Thursday, December 27, 2018

log4j-aws-appenders now supports Logback

I started my Log4J appenders project because I wasn't happy with how the AWS CloudWatch agent broke apart logfiles. It seemed, as I said in the FAQ, like it would be an easy weekend project. That was nearly two years ago.

In the interim, I added support for Kinesis Streams (a year ago) to support search-engine-based centralized logging using AWS managed Elasticsearch. Surprisingly, it wasn't until after that implementation effort that I truly “bought into” the benefits of using a search engine to examine logs. Now I can't imagine going back to grep.

After giving a talk on centralized logging to the local Java users' group, some of the feedback that I got was “it's nice, but we're not using Log4J 1.x.” So in the early fall I started to break the library into pieces: a front-end that's tied to a particular logging framework, and a back-end that handles communication with AWS. This turned out to be quite easy, which I think means that I had a good design to start with.

Then it was a matter of picking another logging framework, and learning enough about it to be able to implement appenders. I picked Logback because it's the default logging framework for Spring, and because it's the native back-end for SLF4J (which I've been using with Log4J for around five years now).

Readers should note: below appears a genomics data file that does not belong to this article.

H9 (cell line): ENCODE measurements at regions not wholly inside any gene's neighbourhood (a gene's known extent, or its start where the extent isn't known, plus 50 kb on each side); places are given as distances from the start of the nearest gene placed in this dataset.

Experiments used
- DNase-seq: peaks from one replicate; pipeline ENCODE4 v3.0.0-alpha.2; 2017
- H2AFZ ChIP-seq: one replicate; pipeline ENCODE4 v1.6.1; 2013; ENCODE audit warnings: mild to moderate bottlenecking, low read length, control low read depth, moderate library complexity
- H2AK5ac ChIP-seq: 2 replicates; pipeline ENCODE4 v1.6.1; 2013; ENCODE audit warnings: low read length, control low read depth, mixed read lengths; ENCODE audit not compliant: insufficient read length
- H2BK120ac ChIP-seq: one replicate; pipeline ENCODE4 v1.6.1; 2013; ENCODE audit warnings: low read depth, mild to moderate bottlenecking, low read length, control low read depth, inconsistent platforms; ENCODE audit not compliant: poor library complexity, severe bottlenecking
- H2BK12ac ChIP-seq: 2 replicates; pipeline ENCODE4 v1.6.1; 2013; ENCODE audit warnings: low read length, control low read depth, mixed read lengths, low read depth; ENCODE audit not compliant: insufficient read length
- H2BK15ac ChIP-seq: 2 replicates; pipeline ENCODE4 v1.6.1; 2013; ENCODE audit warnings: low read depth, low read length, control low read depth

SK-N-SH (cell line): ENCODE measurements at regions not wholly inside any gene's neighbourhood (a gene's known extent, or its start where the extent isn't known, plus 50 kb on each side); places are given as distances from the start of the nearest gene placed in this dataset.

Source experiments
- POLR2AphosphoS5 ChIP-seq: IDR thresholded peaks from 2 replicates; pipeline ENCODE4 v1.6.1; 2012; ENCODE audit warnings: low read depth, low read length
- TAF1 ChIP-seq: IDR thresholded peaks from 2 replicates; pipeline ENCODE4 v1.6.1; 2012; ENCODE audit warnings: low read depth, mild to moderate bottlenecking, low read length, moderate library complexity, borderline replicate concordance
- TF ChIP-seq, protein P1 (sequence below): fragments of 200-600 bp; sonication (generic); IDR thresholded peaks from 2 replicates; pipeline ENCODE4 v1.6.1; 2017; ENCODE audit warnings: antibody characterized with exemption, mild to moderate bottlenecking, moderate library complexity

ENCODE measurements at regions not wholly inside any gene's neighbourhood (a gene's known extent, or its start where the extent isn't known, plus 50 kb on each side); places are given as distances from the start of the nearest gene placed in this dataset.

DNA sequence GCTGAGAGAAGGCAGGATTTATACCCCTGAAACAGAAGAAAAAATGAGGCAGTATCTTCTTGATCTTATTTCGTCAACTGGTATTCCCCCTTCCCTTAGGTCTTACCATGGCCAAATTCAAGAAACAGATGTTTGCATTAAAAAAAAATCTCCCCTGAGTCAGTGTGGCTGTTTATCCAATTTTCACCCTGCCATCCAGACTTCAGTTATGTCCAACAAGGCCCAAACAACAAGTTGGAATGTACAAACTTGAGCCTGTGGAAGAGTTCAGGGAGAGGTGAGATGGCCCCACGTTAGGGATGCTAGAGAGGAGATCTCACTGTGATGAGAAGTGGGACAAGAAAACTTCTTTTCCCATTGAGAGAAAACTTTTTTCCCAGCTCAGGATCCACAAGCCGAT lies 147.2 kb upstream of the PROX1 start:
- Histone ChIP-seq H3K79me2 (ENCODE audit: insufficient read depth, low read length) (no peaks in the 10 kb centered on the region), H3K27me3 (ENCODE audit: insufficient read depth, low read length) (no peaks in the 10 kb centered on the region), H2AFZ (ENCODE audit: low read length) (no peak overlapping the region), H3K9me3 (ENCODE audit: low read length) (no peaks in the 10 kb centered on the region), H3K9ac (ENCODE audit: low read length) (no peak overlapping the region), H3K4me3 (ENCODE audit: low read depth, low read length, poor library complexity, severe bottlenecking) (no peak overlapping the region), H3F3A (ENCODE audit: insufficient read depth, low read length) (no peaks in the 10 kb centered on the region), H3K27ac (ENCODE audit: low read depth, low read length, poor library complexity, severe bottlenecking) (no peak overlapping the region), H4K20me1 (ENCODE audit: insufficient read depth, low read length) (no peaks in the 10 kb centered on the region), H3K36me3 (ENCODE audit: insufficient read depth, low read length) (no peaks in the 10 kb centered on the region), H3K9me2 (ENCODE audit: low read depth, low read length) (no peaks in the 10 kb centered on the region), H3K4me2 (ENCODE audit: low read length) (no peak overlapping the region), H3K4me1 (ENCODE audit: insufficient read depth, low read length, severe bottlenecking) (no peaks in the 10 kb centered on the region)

One of the interesting things that came out of this work is that I now see a good use case for multiple inheritance. There's an enormous amount of duplicated code because each appender has two is-a relationships: one to the logging framework and another to the back end. It would be nice if Java had something like Scala traits, where each trait would encapsulate one of the is-a relationships, and the appender would just be a combination of traits. On the other hand, I've seen enough ugly code using traits that I still think Gosling et al made the right decision.

Log4J 2.x is up next, although I think I'm going to take a break for a few months. I have several other projects that have taken a back seat, including a library of AWS utility classes that I started a year ago and hasn't seen its first release.

Happy Holidays!

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